Don't be disappointed that your friend isn't ready to change your friendship into something else. Maybe someday... but not today.

Appreciate that, and enjoy what you have with them.

But I'm Horny!

Yeah, I guessed as much.

Part of what you’re describing as "loneliness" is a completely different feeling- raw sexual desire. The desire for physical intimacy and sex with someone.

That’s a completely different kind of Love, and a completely different kind of Relationship… and you desire to, then you should absolutely seek out that kind of relationship too.

But understand, these two kinds of Love are very different.

They work beautifully together in a romantic relationship, but they are entirely separate things and both will continually change throughout your relationship.

So your answer is simple- if you’re feeling lonely, and horny, recognize these as two separate emotions that are trying to motivate you to develop two different kinds of relationships.

  1. Embrace that friendship, and the loneliness will disappear.
  2. Develop a great sexual connection, and the horniness will disappear.

It’s that easy. Your emotional brain is not that complicated.

Honesty, from the first "Hello."

I think it's important to clarify one more thing…

Chances are that from the beginning, part of your motivation for developing this friendship is that you hoped it would evolve into a romantic relationship.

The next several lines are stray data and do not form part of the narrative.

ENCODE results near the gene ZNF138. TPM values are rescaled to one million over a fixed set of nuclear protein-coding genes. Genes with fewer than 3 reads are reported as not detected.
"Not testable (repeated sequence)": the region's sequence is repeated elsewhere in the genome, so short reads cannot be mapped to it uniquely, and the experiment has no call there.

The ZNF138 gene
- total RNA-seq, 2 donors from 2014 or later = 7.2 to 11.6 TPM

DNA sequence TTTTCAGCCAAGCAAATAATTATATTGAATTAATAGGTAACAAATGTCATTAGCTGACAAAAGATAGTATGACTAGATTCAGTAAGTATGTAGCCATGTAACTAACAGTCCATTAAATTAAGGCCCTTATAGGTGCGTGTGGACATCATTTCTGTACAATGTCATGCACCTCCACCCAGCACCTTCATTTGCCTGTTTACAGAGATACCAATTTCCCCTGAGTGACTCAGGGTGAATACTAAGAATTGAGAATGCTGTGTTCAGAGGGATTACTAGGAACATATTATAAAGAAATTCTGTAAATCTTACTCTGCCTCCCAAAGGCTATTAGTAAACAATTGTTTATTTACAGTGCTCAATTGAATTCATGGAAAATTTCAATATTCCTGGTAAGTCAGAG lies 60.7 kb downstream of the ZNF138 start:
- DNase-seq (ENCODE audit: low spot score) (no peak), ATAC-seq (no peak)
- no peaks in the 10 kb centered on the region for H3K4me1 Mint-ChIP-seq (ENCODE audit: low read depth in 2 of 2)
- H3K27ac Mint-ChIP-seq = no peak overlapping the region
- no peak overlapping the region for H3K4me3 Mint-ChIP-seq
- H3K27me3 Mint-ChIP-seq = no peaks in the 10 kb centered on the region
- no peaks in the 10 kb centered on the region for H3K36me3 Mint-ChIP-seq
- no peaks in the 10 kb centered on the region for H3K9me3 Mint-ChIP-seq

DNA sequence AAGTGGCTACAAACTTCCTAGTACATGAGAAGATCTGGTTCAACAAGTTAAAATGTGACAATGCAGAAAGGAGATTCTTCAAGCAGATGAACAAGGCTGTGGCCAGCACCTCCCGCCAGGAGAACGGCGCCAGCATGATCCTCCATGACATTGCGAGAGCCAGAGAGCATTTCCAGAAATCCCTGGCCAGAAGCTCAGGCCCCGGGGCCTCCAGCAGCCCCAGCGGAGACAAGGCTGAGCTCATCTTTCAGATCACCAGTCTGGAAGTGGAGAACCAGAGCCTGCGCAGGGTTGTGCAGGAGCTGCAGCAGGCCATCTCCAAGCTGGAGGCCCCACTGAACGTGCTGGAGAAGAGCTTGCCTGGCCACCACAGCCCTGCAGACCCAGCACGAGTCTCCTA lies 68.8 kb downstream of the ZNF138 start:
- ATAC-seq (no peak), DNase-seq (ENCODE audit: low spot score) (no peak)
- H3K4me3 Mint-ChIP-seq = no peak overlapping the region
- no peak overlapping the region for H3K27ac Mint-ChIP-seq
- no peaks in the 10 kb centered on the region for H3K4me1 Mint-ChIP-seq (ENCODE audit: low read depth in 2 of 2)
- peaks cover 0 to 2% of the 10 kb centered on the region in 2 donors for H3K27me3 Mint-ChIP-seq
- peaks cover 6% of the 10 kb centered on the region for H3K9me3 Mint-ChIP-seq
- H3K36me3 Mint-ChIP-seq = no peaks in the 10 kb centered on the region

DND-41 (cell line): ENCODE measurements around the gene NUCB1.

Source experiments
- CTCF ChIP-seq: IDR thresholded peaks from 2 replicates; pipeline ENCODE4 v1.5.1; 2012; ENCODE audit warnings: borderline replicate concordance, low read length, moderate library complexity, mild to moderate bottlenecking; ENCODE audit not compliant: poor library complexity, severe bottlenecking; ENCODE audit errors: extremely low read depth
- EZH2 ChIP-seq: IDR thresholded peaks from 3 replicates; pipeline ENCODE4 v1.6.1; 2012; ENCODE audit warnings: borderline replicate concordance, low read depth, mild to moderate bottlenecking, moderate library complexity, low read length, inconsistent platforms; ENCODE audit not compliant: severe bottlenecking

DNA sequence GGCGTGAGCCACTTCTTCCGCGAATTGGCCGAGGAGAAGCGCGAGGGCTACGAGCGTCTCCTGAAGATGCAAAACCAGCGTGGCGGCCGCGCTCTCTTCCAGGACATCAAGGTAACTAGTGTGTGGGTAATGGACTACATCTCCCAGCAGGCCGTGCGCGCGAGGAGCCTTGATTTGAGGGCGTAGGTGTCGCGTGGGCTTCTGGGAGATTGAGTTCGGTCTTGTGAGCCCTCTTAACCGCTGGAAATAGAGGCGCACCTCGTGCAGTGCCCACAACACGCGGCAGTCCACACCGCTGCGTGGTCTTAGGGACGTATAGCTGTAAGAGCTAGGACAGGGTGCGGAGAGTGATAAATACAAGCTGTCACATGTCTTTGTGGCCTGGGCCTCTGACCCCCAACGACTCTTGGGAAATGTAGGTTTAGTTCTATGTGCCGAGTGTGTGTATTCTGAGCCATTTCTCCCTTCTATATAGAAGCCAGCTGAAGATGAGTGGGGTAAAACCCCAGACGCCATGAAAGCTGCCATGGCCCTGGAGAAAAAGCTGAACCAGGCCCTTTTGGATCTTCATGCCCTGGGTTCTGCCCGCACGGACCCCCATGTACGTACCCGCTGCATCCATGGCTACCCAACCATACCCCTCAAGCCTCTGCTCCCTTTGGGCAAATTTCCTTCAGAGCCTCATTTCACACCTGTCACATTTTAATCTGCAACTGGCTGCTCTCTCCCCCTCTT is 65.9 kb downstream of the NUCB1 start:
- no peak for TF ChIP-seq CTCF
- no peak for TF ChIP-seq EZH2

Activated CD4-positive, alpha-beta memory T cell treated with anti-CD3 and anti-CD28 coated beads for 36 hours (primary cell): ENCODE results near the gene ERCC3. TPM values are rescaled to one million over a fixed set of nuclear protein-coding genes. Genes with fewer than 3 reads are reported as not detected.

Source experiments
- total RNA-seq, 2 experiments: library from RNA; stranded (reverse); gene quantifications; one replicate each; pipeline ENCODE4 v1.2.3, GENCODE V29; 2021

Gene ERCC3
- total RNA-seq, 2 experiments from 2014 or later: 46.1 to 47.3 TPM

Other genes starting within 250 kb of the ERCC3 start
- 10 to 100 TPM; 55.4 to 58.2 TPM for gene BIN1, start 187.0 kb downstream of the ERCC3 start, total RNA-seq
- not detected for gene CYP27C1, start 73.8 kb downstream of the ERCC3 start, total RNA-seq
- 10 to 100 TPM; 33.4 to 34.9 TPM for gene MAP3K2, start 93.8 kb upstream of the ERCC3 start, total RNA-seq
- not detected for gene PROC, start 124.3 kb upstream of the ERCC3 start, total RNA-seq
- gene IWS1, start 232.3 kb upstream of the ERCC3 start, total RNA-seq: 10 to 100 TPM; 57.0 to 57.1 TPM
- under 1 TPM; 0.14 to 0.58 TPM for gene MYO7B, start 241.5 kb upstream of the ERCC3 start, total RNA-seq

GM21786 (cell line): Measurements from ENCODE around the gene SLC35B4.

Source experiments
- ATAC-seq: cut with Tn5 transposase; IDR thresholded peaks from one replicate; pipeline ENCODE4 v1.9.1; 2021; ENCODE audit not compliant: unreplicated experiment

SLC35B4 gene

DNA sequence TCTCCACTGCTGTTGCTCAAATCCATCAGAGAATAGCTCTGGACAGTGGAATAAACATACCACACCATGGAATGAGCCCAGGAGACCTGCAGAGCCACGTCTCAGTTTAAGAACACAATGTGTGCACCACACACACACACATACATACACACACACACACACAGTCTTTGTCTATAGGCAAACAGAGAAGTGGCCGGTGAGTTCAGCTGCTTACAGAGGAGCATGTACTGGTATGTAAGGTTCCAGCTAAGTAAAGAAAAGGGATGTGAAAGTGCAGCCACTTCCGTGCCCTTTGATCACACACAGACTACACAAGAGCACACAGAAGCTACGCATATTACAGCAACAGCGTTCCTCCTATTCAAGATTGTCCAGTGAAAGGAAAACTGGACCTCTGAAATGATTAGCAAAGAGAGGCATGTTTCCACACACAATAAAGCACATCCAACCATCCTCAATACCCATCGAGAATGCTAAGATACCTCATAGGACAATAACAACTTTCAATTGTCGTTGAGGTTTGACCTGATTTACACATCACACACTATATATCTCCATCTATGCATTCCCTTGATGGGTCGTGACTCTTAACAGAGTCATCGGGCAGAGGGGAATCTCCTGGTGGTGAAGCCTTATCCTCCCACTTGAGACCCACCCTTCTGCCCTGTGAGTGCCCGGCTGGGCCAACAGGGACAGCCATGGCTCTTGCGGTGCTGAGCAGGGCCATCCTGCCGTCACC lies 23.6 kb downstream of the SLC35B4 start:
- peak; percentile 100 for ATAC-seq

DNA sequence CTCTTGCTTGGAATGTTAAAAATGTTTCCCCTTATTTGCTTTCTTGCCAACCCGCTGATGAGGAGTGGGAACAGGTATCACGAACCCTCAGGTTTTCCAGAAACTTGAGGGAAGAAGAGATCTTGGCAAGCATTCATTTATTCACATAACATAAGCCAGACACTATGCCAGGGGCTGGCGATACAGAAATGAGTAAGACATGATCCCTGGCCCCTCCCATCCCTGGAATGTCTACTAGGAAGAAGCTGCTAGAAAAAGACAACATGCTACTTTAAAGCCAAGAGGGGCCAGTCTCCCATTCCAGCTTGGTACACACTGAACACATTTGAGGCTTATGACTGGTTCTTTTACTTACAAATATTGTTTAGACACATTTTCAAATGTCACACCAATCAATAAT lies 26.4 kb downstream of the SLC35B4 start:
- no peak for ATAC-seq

You probably weren't intending to be devious, or to "bait-and-switch" from a friendship to a romance... but this is a very unhelpful way to approach building a romantic relationship.

If you like someone, and find them attractive, tell them that.

If you are interested in dating someone, tell them that.

If you have a friendship in which feelings of attraction have gradually surfaced, tell them the moment you're aware of those feelings.

Why?

Two big reasons...

  1. If you invest all of your time, energy and attention in a friendship with the hopes that it will turn into a romance, you're usually going to be disappointed. If you’ve entered this friendship, and invested months or years in it in the hopes that it would become romantic, you’ve approached it all wrong.
  2. When you finally express attraction to your friend, you're likely to be met with surprise, confusion, maybe even anger. People don't like to feel manipulated, or to feel expectations on them. Your friend won't like that you've hidden something from them... they may even feel lied to.

You do not need to “start with” a friendship relationship in order to develop a sexual relationship. Yes, that can happen naturally, and it’s wonderful, but they really are two different kinds of relationships - both for men, and for women.

When you appreciate a woman, it’s important to be open and up front about what you like about her.

Are you attracted to her physically? Communicate that.

Do you like her personality? Ditto.

Are you fascinated by her interests and artistic pursuits? Share those thoughts and feelings, too.

The moment you hide your true intentions in developing a relationship, you’re creating big problems. You’re creating completely unnecessary anxiety for yourself, and you’re deceiving someone in the hopes that suddenly, somehow, the relationship will change into what you always wanted it to become.

Don’t be that guy. She deserves your honesty from the first “hello.”

SERIES

This article is part of the series 

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This series is under development and further articles will be added soon.

First published on 
. Last updated on 
May 31, 2021